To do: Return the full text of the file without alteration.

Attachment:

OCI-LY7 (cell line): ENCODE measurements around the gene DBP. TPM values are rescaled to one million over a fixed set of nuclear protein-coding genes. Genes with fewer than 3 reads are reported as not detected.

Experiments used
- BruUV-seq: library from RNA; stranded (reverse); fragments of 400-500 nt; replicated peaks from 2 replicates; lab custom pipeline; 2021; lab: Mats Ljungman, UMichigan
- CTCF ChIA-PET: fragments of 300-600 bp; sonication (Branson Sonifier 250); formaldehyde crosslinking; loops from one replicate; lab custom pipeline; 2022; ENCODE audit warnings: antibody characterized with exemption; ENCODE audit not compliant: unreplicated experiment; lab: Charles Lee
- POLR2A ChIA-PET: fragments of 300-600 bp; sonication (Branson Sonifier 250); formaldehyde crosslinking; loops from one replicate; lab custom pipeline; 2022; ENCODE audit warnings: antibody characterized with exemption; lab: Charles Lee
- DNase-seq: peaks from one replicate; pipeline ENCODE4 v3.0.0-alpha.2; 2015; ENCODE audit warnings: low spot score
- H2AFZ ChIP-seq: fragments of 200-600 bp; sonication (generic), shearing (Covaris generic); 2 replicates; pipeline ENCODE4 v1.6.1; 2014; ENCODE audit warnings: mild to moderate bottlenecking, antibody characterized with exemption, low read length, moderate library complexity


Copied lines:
OCI-LY7 (cell line): ENCODE measurements around the gene DBP. TPM values are rescaled to one million over a fixed set of nuclear protein-coding genes. Genes with fewer than 3 reads are reported as not detected.

Experiments used
- BruUV-seq: library from RNA; stranded (reverse); fragments of 400-500 nt; replicated peaks from 2 replicates; lab custom pipeline; 2021; lab: Mats Ljungman, UMichigan
- CTCF ChIA-PET: fragments of 300-600 bp; sonication (Branson Sonifier 250); formaldehyde crosslinking; loops from one replicate; lab custom pipeline; 2022; ENCODE audit warnings: antibody characterized with exemption; ENCODE audit not compliant: unreplicated experiment; lab: Charles Lee
- POLR2A ChIA-PET: fragments of 300-600 bp; sonication (Branson Sonifier 250); formaldehyde crosslinking; loops from one replicate; lab custom pipeline; 2022; ENCODE audit warnings: antibody characterized with exemption; lab: Charles Lee
- DNase-seq: peaks from one replicate; pipeline ENCODE4 v3.0.0-alpha.2; 2015; ENCODE audit warnings: low spot score
- H2AFZ ChIP-seq: fragments of 200-600 bp; sonication (generic), shearing (Covaris generic); 2 replicates; pipeline ENCODE4 v1.6.1; 2014; ENCODE audit warnings: mild to moderate bottlenecking, antibody characterized with exemption, low read length, moderate library complexity